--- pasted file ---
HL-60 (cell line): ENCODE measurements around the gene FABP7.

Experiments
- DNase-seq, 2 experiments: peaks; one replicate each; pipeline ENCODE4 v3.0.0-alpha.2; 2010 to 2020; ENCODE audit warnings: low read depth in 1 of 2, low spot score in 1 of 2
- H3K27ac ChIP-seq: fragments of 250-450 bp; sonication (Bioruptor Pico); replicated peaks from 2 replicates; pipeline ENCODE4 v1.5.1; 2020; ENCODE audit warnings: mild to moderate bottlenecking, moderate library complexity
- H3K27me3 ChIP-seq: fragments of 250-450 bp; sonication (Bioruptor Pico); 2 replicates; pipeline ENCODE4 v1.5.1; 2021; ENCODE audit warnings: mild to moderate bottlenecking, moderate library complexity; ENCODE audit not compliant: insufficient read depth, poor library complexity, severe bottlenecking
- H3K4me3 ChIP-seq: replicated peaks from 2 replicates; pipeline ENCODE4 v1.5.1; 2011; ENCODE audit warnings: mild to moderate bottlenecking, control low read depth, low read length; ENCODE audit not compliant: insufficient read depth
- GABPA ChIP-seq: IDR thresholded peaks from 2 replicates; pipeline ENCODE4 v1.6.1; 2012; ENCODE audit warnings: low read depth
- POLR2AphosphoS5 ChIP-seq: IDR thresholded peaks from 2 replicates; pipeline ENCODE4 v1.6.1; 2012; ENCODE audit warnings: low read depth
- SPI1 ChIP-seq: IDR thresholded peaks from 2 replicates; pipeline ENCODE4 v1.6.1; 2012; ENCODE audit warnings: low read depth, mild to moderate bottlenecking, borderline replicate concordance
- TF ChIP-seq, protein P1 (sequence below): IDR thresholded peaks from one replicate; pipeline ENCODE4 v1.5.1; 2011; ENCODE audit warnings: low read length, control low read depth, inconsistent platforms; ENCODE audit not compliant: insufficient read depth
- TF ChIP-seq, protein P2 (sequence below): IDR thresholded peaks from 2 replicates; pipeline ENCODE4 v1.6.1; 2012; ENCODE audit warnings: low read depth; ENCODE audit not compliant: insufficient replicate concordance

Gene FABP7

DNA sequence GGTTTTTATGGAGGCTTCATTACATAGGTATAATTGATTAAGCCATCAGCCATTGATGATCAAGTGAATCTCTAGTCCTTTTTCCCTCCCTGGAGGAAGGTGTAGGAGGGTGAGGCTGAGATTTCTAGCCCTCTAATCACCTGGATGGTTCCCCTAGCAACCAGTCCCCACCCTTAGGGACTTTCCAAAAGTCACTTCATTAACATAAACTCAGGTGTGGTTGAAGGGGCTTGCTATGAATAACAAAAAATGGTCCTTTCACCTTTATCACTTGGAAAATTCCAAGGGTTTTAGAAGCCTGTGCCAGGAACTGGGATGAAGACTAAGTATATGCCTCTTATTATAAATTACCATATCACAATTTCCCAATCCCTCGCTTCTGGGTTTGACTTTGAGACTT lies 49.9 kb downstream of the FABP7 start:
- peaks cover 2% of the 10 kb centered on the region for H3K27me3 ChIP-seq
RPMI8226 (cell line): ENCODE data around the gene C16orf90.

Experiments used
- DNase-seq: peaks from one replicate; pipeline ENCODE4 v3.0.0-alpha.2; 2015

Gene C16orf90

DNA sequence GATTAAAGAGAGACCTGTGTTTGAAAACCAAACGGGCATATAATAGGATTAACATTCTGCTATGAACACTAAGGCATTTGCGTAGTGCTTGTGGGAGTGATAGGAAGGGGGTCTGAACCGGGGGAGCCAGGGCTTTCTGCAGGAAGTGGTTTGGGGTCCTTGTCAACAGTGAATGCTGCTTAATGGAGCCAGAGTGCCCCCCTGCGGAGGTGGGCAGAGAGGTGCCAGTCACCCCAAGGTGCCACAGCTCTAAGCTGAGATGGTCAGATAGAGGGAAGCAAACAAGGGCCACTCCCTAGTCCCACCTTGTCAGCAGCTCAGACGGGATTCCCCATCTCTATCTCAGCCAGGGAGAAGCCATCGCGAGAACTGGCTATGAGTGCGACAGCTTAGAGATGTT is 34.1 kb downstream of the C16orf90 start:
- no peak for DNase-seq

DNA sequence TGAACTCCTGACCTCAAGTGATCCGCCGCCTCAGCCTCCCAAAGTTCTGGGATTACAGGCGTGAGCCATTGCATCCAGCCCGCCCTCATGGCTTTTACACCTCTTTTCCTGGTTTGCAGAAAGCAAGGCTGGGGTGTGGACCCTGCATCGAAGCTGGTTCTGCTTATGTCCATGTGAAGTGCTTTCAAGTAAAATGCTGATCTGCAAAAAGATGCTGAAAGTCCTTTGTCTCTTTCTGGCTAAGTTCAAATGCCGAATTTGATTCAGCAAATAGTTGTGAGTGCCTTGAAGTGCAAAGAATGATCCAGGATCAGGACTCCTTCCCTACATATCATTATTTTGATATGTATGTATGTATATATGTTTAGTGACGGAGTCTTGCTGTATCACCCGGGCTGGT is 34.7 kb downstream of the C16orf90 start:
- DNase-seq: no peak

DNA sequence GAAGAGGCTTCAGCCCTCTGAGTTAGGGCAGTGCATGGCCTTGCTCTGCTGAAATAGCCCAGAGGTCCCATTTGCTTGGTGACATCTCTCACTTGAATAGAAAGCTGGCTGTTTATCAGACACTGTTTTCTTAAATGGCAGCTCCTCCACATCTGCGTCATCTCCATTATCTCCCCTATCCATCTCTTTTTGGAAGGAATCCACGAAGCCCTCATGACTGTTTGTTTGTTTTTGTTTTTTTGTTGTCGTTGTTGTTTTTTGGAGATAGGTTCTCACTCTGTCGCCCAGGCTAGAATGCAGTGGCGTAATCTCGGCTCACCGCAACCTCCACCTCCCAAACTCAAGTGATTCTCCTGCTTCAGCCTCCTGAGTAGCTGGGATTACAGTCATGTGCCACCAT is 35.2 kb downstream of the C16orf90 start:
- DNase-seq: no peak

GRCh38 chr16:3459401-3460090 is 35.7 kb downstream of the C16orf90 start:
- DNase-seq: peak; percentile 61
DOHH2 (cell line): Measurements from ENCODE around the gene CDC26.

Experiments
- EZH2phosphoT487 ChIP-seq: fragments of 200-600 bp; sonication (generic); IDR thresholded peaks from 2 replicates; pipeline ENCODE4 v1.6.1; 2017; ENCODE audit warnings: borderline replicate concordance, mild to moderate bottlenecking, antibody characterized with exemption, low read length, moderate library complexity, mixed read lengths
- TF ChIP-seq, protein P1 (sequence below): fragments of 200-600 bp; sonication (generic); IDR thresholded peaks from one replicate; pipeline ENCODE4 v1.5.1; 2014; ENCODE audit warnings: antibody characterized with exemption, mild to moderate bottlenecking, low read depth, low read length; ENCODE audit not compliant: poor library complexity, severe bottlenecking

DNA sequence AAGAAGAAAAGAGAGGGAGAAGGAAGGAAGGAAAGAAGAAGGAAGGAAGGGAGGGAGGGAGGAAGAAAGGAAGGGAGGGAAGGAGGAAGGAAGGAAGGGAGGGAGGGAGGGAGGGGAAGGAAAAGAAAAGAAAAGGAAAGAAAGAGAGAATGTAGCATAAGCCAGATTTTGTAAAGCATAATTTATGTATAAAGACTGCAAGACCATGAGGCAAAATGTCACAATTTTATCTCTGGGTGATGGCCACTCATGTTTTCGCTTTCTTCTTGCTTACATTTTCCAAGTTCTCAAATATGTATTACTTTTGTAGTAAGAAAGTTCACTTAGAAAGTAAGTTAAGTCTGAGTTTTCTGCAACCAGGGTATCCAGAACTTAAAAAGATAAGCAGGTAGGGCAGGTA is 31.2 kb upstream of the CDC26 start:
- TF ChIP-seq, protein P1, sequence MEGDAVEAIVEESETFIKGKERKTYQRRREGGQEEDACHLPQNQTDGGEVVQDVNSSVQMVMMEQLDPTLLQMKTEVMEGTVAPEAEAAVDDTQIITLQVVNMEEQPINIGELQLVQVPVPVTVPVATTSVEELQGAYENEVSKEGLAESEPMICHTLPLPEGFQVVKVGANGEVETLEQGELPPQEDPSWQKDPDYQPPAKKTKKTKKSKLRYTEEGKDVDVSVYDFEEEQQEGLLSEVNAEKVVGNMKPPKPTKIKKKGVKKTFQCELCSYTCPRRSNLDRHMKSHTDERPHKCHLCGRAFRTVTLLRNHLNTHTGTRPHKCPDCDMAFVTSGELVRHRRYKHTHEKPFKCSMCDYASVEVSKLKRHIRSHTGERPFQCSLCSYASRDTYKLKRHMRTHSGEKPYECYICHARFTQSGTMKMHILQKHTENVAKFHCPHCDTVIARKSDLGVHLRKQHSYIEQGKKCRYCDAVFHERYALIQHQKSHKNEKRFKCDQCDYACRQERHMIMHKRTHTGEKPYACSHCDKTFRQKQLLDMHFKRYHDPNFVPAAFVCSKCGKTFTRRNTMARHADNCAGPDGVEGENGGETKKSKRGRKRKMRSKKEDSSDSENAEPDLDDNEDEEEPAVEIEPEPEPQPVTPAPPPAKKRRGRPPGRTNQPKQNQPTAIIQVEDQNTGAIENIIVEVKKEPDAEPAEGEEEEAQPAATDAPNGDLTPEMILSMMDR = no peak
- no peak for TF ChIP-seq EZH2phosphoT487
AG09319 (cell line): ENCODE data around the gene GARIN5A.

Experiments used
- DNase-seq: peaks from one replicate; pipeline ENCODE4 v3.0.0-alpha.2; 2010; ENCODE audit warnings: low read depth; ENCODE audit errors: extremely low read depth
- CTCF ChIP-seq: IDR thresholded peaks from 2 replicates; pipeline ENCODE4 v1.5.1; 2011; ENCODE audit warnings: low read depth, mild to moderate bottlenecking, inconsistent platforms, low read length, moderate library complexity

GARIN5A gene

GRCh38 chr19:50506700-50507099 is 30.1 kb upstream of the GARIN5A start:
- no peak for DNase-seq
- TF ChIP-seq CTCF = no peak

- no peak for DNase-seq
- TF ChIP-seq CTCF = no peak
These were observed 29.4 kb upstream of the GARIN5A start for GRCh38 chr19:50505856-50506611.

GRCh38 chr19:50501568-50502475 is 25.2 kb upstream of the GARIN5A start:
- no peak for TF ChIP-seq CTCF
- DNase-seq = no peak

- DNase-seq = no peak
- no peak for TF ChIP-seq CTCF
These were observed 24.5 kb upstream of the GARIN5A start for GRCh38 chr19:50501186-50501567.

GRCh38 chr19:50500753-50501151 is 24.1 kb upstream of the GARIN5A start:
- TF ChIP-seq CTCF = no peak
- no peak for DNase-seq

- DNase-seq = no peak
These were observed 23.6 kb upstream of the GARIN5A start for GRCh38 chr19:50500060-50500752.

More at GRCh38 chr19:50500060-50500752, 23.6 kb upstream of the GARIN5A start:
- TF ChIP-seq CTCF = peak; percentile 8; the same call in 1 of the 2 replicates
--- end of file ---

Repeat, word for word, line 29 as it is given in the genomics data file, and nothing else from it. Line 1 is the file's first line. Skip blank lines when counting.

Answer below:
- EZH2phosphoT487 ChIP-seq: fragments of 200-600 bp; sonication (generic); IDR thresholded peaks from 2 replicates; pipeline ENCODE4 v1.6.1; 2017; ENCODE audit warnings: borderline replicate concordance, mild to moderate bottlenecking, antibody characterized with exemption, low read length, moderate library complexity, mixed read lengths